#15 Updated by Igor Kuzmin almost 5 years ago
- % Done changed from 20 to 10
- Assignee set to Igor Kuzmin
- Status changed from Incomplete to Confirmed
Indeed it seems that on OS X 10.10 DT applies the profile twice. I'm pretty sure it wasn't the case with OS X 10.8 (where actual behavior contradicted the documentation, see https://bugzilla.gnome.org/show_bug.cgi?id=681784), so Apple must have changed this either in OS X 10.9 or 10.10. Because of that there's no easy fix and code examples in the documentation you linked doesn't do us much good since we use GTK/cairo for rendering, not Quartz directly. For the time being as a workaround set sRGB as display profile.
#16 Updated by Pascal de Bruijn almost 5 years ago
So the obvious and ideal approach (long-term), if possible, would be to opt-out of the fullscreen color management. And only do CM ourselves.
Short term, it might be nice, to stop querying OSX for display profiles by default, for certain versions of OSX, so at least users don't have to deal with this consciously. But this will sadly cripple us to sRGB :(
#17 Updated by Igor Kuzmin almost 5 years ago
Things are much worse.
Firstly I don't know a way to opt-out from CM. Secondly if we just disable system profile querying it will cripple current OS X versions to sRGB only, but older versions would be become unmanaged at all. Thirdly Apple changed documentation (by removing the note about CGColorSpaceCreateDeviceRGB being actually a generic profile), so if before documentation stated that we are doing the wrong thing but actually it worked, right now we do the right thing but it doesn't work. This is totally fucked up and I don't know how to correctly fix this. Cairo doesn't have a way to set colorspace, so only way I see is to disable getting color profile depending on runtime OS X version. The problem here is that I don't know from which OS X version CM stuff broke, was it 10.9 or 10.10? We need someone with OS X 10.9 installed.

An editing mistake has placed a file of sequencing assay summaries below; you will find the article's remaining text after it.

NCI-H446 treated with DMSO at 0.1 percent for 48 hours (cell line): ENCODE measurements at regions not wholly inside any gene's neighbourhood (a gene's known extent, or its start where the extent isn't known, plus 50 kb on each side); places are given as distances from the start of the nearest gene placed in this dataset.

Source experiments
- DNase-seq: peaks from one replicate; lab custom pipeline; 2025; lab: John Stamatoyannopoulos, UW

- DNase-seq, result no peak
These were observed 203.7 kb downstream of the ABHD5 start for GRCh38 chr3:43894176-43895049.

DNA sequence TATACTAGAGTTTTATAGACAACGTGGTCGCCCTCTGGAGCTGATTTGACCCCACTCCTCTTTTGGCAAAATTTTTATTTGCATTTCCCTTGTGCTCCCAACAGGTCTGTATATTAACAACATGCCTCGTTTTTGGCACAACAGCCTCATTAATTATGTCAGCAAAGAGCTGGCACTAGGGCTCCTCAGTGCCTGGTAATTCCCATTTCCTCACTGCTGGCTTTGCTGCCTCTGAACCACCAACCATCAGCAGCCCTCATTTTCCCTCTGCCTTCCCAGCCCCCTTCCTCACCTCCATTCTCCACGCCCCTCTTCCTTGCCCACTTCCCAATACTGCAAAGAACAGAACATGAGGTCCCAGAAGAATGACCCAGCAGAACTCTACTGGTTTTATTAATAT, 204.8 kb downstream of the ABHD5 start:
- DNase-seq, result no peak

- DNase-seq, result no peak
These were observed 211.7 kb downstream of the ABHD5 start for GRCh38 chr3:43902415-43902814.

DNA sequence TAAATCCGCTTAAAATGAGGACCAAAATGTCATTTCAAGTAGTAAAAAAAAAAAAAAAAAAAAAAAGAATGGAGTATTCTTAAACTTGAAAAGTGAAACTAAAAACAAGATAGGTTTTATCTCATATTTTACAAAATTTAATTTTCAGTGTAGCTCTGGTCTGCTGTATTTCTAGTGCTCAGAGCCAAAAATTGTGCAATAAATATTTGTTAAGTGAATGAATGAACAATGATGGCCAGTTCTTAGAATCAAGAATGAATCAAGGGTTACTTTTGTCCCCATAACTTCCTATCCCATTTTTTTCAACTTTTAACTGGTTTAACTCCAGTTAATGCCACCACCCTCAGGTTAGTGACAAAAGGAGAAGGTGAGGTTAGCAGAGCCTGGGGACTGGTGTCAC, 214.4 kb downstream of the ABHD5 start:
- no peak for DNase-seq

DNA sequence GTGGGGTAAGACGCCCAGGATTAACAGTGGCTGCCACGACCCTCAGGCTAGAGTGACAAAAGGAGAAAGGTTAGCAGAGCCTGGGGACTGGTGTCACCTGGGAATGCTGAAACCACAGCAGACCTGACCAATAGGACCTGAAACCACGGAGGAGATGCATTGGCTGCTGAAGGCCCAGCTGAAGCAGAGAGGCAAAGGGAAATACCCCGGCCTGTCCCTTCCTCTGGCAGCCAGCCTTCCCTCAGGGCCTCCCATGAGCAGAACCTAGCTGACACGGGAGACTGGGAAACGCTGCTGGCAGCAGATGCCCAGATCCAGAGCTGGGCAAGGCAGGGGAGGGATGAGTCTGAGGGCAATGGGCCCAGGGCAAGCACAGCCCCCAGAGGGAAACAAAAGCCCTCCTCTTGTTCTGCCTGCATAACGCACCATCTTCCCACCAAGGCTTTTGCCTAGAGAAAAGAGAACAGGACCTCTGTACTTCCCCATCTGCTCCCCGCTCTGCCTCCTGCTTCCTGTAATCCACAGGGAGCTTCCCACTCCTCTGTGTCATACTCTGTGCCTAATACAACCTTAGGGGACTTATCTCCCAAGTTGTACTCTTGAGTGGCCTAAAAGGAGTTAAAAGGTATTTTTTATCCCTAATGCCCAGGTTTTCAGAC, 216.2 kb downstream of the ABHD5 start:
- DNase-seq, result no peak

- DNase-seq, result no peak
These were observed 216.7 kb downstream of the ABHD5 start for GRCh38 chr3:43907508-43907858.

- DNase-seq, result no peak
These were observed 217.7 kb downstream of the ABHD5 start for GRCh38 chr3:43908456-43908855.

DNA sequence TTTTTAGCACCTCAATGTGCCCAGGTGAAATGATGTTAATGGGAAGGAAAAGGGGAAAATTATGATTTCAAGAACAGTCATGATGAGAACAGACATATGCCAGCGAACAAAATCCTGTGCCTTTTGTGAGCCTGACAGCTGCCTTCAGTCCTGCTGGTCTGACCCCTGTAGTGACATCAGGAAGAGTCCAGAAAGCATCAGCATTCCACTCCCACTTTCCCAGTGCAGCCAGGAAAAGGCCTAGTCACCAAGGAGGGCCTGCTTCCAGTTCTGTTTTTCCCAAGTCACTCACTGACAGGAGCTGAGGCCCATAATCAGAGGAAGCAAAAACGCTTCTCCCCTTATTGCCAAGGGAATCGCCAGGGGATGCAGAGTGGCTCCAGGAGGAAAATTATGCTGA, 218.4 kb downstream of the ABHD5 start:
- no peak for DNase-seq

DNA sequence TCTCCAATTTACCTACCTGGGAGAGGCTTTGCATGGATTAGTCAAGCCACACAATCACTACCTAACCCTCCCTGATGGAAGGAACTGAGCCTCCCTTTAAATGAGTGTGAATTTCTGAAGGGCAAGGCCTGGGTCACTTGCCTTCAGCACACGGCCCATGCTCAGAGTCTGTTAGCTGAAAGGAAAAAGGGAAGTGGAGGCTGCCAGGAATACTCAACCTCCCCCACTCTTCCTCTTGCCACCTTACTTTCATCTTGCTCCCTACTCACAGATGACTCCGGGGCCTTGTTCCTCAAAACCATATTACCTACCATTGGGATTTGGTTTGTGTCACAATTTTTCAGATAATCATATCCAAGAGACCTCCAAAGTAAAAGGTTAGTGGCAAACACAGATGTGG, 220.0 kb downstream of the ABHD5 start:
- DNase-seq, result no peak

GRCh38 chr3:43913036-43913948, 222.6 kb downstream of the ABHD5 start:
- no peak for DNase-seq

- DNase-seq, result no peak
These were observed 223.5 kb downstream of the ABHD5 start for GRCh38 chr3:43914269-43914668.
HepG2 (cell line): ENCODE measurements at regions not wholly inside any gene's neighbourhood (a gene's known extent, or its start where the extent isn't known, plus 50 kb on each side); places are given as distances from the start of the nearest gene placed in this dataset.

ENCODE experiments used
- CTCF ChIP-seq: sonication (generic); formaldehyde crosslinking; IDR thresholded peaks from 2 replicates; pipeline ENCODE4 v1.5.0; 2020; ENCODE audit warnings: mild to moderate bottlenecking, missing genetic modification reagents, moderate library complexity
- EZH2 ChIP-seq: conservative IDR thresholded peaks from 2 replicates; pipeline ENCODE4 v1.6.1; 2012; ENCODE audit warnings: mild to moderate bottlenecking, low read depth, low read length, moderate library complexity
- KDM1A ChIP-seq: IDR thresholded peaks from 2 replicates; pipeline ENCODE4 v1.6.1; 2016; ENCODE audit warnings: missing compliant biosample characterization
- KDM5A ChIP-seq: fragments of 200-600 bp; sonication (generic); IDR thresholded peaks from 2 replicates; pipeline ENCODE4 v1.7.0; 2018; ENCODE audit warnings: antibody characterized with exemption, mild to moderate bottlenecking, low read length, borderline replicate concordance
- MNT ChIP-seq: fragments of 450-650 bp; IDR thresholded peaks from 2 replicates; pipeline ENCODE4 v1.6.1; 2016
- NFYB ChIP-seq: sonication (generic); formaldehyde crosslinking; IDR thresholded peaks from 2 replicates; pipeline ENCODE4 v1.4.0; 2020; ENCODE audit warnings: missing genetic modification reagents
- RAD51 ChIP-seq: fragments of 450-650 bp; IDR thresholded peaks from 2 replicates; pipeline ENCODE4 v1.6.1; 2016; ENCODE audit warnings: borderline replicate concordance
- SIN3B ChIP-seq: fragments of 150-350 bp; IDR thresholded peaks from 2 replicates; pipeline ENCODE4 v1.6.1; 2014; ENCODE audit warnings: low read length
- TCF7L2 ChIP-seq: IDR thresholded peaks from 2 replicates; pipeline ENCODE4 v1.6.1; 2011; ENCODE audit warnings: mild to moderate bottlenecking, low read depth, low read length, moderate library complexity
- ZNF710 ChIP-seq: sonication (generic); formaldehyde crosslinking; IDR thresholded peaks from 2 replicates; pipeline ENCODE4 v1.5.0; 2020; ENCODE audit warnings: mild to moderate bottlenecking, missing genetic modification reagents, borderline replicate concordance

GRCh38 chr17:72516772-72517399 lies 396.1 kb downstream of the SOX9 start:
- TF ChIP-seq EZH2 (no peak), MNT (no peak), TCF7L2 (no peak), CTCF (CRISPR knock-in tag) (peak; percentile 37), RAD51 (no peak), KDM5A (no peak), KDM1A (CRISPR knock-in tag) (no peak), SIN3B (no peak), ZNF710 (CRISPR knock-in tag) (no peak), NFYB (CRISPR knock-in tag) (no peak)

#18 Updated by Igor Kuzmin almost 5 years ago
- % Done changed from 10 to 50
- Status changed from Confirmed to In Progress
Committed a workaround limited to OS X 10.10, so next release should "fix" this issue. Sadly though it will limit colorspace to sRGB. Also we need to check which OS X versions are affected.
#19 Updated by David Wang almost 5 years ago
Igor, I also have Rawtherapee installed on the same system which does not have this issue. In fact, Rawtherapee doesn't even allow you to specify display output profile, not even on Linux platform. Maybe it does no harm to take a look at how they do it?
That said, I really love the UI and local adjustment of DT. :-)
Moreover, shall we open a new ticket to discuss Linux scenario?
#20 Updated by David Wang almost 5 years ago
One more finding: I am surprised to find out that changing display color profile in DT actually changes the histogram at the same time. I can see, at least, dark point and white point shift.
This sounds confusing: do I have to develop my photo according to each individual display monitor? I thought histogram was only affected by input and output color profiles, not display color profile. Am I wrong?
#21 Updated by Igor Kuzmin almost 5 years ago
Linux scenario is known to work, so what you're observing there has to be configuration error.
Histogram issue has been known for a long time, there are plans to fix it.
Rawtherapee just outputs sRGB on OS X, just we will do now: http://188.8.131.52/~rt/w/index.php?title=Preferences#Color_Management_Tab
#22 Updated by Igor Kuzmin over 4 years ago
- % Done changed from 50 to 100
- Status changed from In Progress to Fixed
Switched to sRGB on all OS X versions which is the best we can do for now (until cairo gets support for specifying surface colorspace). See https://bugzilla.gnome.org/show_bug.cgi?id=681784#c12 for more technical details.